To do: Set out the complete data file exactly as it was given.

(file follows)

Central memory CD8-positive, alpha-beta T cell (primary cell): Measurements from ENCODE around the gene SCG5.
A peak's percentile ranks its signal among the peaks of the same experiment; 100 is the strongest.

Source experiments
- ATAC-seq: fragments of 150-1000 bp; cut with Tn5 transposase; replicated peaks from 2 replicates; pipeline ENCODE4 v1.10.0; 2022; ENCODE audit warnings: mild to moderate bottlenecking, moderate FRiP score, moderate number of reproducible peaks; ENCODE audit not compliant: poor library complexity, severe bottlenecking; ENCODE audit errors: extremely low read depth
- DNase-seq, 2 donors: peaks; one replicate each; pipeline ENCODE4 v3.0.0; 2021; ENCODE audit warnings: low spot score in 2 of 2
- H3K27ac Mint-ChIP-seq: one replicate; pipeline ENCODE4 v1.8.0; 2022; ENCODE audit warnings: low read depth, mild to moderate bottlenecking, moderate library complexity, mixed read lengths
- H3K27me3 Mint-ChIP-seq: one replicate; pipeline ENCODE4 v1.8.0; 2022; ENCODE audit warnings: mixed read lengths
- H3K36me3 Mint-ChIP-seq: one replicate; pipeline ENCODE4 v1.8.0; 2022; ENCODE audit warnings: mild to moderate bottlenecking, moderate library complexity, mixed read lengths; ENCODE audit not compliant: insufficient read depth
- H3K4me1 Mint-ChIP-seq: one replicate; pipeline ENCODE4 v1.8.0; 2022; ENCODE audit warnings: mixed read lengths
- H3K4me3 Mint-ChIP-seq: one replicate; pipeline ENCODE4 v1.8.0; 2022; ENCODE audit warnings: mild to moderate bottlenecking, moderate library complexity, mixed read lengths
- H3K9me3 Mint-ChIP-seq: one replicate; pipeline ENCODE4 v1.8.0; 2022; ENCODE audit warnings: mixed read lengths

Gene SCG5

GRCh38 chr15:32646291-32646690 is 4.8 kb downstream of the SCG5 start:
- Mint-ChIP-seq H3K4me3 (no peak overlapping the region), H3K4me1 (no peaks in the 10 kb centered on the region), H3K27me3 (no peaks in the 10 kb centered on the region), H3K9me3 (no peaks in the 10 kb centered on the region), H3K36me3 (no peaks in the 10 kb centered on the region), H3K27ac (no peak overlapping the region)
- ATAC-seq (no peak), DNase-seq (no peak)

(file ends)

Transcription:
Central memory CD8-positive, alpha-beta T cell (primary cell): Measurements from ENCODE around the gene SCG5.
A peak's percentile ranks its signal among the peaks of the same experiment; 100 is the strongest.

Source experiments
- ATAC-seq: fragments of 150-1000 bp; cut with Tn5 transposase; replicated peaks from 2 replicates; pipeline ENCODE4 v1.10.0; 2022; ENCODE audit warnings: mild to moderate bottlenecking, moderate FRiP score, moderate number of reproducible peaks; ENCODE audit not compliant: poor library complexity, severe bottlenecking; ENCODE audit errors: extremely low read depth
- DNase-seq, 2 donors: peaks; one replicate each; pipeline ENCODE4 v3.0.0; 2021; ENCODE audit warnings: low spot score in 2 of 2
- H3K27ac Mint-ChIP-seq: one replicate; pipeline ENCODE4 v1.8.0; 2022; ENCODE audit warnings: low read depth, mild to moderate bottlenecking, moderate library complexity, mixed read lengths
- H3K27me3 Mint-ChIP-seq: one replicate; pipeline ENCODE4 v1.8.0; 2022; ENCODE audit warnings: mixed read lengths
- H3K36me3 Mint-ChIP-seq: one replicate; pipeline ENCODE4 v1.8.0; 2022; ENCODE audit warnings: mild to moderate bottlenecking, moderate library complexity, mixed read lengths; ENCODE audit not compliant: insufficient read depth
- H3K4me1 Mint-ChIP-seq: one replicate; pipeline ENCODE4 v1.8.0; 2022; ENCODE audit warnings: mixed read lengths
- H3K4me3 Mint-ChIP-seq: one replicate; pipeline ENCODE4 v1.8.0; 2022; ENCODE audit warnings: mild to moderate bottlenecking, moderate library complexity, mixed read lengths
- H3K9me3 Mint-ChIP-seq: one replicate; pipeline ENCODE4 v1.8.0; 2022; ENCODE audit warnings: mixed read lengths

Gene SCG5

GRCh38 chr15:32646291-32646690 is 4.8 kb downstream of the SCG5 start:
- Mint-ChIP-seq H3K4me3 (no peak overlapping the region), H3K4me1 (no peaks in the 10 kb centered on the region), H3K27me3 (no peaks in the 10 kb centered on the region), H3K9me3 (no peaks in the 10 kb centered on the region), H3K36me3 (no peaks in the 10 kb centered on the region), H3K27ac (no peak overlapping the region)
- ATAC-seq (no peak), DNase-seq (no peak)